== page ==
Published reports in the Toronto Star say that Canadian software is helping Syrian activists get around the web censorship in that beleaguered country. The report states that last year when the rebels found they had their connections blocked and had no real way of getting around the curtain imposed by the regime there, Psiphon Inc was on the job to supply some help with networking.
Psiphon 3 is the name of the product that was distributed to the activists in December and Rafal Rohozinski, the CEO of the firm, told the Toronto Star that he watched the number of people who were able to get their information out grow quickly to 30,000 in a short period of time. He says that while the requests cam from a number of different sources, the intent behind what they were all trying to accomplish together was the same.
“The act of communicating, of empowering yourself through knowledge, is an essential component of democratization,” he said recently.
The Munk School of Global Affairs at the University of Toronto was at the centre of much of the initial work and Psiphon became the brain child of a research and development initiative that focused on cyberspace and how it relates issues like human rights and security.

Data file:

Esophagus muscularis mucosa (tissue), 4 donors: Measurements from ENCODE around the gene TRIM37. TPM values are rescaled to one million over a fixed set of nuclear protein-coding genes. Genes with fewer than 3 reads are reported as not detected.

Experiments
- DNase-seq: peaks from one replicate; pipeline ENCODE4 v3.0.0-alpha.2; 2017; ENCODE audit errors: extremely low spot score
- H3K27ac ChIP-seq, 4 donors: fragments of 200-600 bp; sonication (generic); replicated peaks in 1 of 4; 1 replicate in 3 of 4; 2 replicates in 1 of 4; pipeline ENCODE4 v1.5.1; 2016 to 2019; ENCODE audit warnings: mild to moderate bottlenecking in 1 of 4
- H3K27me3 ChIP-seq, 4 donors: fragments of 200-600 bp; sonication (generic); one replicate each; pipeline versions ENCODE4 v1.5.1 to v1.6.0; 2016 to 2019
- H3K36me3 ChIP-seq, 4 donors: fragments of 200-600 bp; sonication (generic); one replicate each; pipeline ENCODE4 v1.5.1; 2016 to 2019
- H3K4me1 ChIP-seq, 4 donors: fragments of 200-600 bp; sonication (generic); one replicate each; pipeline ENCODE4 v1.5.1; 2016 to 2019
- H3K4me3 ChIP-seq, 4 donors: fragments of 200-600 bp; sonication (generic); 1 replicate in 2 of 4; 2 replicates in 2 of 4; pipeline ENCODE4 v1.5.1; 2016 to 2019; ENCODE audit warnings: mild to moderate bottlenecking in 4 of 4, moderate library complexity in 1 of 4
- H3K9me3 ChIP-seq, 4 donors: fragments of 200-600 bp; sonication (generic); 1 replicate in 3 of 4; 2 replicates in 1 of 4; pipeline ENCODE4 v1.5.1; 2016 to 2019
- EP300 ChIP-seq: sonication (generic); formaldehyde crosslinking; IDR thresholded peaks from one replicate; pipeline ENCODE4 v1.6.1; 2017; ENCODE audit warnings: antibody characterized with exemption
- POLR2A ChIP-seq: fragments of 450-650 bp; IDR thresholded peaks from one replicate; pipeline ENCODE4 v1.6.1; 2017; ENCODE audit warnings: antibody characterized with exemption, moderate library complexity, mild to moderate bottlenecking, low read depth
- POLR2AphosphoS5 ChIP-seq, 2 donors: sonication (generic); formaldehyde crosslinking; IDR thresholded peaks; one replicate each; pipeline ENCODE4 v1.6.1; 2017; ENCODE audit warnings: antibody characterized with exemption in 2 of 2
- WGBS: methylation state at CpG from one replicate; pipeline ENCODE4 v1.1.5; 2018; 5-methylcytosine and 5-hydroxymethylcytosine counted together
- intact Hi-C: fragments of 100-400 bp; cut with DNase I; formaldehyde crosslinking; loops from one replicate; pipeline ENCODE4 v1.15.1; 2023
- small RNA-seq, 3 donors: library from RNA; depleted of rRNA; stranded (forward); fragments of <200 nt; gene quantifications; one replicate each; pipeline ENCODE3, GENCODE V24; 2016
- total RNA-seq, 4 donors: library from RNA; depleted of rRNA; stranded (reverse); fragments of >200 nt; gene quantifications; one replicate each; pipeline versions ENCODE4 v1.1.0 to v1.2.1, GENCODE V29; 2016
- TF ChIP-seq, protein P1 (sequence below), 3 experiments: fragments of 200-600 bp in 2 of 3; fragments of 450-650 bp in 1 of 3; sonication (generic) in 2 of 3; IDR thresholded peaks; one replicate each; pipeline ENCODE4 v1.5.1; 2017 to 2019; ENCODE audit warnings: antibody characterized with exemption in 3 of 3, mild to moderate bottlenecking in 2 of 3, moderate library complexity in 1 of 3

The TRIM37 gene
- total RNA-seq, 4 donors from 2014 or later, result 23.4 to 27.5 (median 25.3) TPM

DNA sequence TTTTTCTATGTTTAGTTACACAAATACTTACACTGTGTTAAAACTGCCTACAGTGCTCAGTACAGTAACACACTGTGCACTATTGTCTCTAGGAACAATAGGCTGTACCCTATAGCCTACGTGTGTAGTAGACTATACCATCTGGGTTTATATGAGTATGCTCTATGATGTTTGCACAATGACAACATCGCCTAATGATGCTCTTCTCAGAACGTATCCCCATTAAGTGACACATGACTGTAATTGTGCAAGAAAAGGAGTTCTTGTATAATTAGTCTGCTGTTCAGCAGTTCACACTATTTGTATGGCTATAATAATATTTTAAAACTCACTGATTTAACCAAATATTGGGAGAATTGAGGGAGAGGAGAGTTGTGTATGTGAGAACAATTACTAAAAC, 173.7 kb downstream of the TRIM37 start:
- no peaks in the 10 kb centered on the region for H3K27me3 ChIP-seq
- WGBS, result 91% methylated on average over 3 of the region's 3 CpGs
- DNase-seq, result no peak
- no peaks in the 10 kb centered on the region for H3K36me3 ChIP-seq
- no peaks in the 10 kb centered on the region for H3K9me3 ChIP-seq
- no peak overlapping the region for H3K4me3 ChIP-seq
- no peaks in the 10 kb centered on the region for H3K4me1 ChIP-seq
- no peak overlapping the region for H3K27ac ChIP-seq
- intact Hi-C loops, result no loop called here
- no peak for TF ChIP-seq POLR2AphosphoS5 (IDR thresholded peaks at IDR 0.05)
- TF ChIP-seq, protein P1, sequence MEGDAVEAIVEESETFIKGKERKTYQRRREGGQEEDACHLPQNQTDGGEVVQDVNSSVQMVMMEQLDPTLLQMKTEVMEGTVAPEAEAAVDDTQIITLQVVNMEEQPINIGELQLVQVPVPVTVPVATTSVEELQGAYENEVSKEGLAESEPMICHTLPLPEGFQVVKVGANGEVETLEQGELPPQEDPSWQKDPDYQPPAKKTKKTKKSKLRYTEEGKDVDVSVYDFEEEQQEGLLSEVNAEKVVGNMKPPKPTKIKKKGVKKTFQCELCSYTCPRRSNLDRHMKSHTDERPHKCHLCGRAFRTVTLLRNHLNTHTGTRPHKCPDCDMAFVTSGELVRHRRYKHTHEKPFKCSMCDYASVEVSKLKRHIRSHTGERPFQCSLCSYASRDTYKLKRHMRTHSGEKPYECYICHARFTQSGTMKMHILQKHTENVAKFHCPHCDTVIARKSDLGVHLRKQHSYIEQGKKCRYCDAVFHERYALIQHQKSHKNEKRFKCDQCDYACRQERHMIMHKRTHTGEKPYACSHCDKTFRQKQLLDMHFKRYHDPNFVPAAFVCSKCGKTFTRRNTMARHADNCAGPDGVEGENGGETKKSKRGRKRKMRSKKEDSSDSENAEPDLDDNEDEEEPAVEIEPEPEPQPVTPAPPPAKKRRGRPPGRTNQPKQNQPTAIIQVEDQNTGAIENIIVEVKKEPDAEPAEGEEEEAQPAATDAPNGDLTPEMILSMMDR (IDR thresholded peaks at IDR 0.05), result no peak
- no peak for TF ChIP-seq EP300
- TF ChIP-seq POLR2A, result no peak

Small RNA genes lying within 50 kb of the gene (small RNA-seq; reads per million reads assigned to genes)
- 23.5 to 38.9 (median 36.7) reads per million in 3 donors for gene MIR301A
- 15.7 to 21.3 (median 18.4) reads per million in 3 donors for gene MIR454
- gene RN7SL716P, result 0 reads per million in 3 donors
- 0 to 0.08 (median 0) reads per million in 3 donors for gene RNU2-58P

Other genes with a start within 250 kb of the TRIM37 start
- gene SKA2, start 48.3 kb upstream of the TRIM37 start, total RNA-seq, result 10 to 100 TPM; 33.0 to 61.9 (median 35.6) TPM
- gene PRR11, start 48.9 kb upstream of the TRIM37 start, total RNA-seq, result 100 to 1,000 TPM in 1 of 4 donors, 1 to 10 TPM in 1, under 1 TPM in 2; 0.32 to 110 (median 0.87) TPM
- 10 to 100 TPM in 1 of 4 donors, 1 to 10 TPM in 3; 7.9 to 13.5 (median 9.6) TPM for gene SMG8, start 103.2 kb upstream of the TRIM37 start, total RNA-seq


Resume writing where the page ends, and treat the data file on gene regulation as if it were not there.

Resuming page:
As far as Internet censorship goes, things are getting worse all the time according to those who track such things. For example, the OpenNet Initiative tracks Internet censorship and they’ve seen the numbers of countries filtering what comes across their borders grow over the nine years they’ve been tracking this issue to over 40 today.
Ron Deibert is the director of the Citizen Lab and works with the OpenNet Initiative as well. He says that one of the objectives when the new Psiphon software was being developed was to make it very difficult for hackers to filter what was getting through to any one individual computer. That was one way they felt to stop the kind of Internet censorship that’s growing.
Small independent networks was one of the starting points. That design was put together so that the Internet could work under the radar of some of the bigger government agencies that were looking to censor it.
Psiphon 2 takes a slightly different approach and uses alternate uncensored paths to websites like targeted emails and social media. The company works off the belief that the Internet should not be censored and all information should be available to anyone who wants it online.